Under the Biden-Harris Administration, federal student loan borrowers in the working and middle classes can receive up to $20,000 in loan forgiveness. As pandemic-related support expires, this program is designed to help students transition to regular payments. The student debt relief plan is broken down into 3 parts. Here are the details for each.
Part 1: Final extension of student loan repayments
The final extension of student loan repayment will be through December 31st, 2022. Payments will resume no later than June 2023.
Part 2: Providing debt relief to low- and middle-income families
To smooth the transition back to regular repayment, the U.S Department of Education is providing up to $20,000 of student debt forgiveness to over 8 million borrowers who are eligible to receive relief. Though the application process is on hold, we will continue to update you with the latest news. You can subscribe to the Department of Education's email list and check for updates by visiting their website Subscriptions | U.S. Department of Education.
To be eligible for debt relief:
- Annual income must fall below $125,000 for individuals or $250,000 for married couples.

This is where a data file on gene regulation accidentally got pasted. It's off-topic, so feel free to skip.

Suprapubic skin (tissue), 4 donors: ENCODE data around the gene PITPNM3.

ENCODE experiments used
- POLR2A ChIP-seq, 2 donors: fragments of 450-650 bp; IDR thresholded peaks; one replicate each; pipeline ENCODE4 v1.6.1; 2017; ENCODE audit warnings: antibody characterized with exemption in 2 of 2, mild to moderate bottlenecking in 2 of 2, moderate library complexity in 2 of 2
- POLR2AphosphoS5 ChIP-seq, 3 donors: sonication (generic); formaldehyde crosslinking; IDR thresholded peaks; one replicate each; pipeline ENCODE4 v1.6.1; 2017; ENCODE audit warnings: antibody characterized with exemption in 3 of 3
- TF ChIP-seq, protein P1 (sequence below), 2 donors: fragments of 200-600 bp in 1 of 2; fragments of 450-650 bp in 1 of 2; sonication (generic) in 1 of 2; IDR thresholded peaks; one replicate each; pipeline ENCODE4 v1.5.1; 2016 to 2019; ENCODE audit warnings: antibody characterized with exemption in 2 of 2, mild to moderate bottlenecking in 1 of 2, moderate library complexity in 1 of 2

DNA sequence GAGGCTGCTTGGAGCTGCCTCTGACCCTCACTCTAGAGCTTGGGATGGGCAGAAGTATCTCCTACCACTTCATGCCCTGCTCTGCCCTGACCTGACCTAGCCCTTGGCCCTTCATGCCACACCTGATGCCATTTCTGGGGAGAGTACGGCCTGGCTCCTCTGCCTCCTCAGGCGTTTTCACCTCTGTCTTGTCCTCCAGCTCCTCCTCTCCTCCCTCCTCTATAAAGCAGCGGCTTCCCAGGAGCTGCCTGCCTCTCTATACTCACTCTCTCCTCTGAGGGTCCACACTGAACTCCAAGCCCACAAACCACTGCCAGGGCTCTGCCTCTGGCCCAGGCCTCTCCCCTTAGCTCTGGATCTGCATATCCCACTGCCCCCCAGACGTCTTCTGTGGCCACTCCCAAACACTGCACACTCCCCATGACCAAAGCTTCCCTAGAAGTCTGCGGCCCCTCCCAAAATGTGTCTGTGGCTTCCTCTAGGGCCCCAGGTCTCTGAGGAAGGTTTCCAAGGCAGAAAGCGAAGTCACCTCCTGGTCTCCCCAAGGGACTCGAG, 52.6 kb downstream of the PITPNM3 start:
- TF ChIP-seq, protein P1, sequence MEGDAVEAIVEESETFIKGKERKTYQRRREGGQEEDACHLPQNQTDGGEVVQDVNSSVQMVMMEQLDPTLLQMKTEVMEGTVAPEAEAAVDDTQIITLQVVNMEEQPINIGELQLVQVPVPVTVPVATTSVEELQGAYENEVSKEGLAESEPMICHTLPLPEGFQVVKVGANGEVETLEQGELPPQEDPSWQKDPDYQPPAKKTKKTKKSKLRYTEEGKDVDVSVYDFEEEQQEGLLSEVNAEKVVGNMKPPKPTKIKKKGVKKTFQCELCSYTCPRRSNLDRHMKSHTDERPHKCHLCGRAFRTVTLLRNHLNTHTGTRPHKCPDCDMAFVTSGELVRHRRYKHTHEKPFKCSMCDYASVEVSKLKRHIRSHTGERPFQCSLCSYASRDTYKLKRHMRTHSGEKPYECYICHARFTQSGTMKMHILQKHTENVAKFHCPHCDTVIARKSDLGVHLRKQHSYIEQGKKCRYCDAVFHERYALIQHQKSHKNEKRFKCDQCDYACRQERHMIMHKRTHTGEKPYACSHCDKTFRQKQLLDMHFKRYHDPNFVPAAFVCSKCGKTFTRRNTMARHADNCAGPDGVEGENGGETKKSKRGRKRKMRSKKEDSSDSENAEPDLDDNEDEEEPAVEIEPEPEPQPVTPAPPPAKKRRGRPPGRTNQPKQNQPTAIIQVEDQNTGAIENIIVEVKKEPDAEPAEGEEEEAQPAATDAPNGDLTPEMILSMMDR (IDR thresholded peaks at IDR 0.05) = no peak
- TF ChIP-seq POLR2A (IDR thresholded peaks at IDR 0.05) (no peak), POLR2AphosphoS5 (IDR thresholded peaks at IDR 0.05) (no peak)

- Individuals who received a Pell Grant in college with the income as mentioned before will be eligible for up to $20,000.
- Individuals who have not received a Pell Grant with the eligible income will receive up to $10,000.
To learn more about other forms of relief, please visit Student Loan Forgiveness | Federal Student Aid.
Part 3: Managing the student loan system for future and current borrowers
An additional rule was established by the administration to create a new income-driven repayment plan to reduce future monthly payments for lower- and middle-income borrowers. This rule would:
- Borrowers pay no more than 5% of their discretionary income monthly on undergrad loans.
- Raise the amount of income that's considered non-discretionary income.
- Forgive loan balances after 10 years of payments.
- Cover borrower's unpaid monthly interest so no borrower's loan balance will grow if they make monthly payments.
Beware of Scams
While student debt relief applications are being taken, please be aware of potential scammers. You will never have to pay for help with your student debt relief. Never share your login information or password with anyone. Please report scam attempts to the Federal Trade Commission at 1 (877) 382-4357.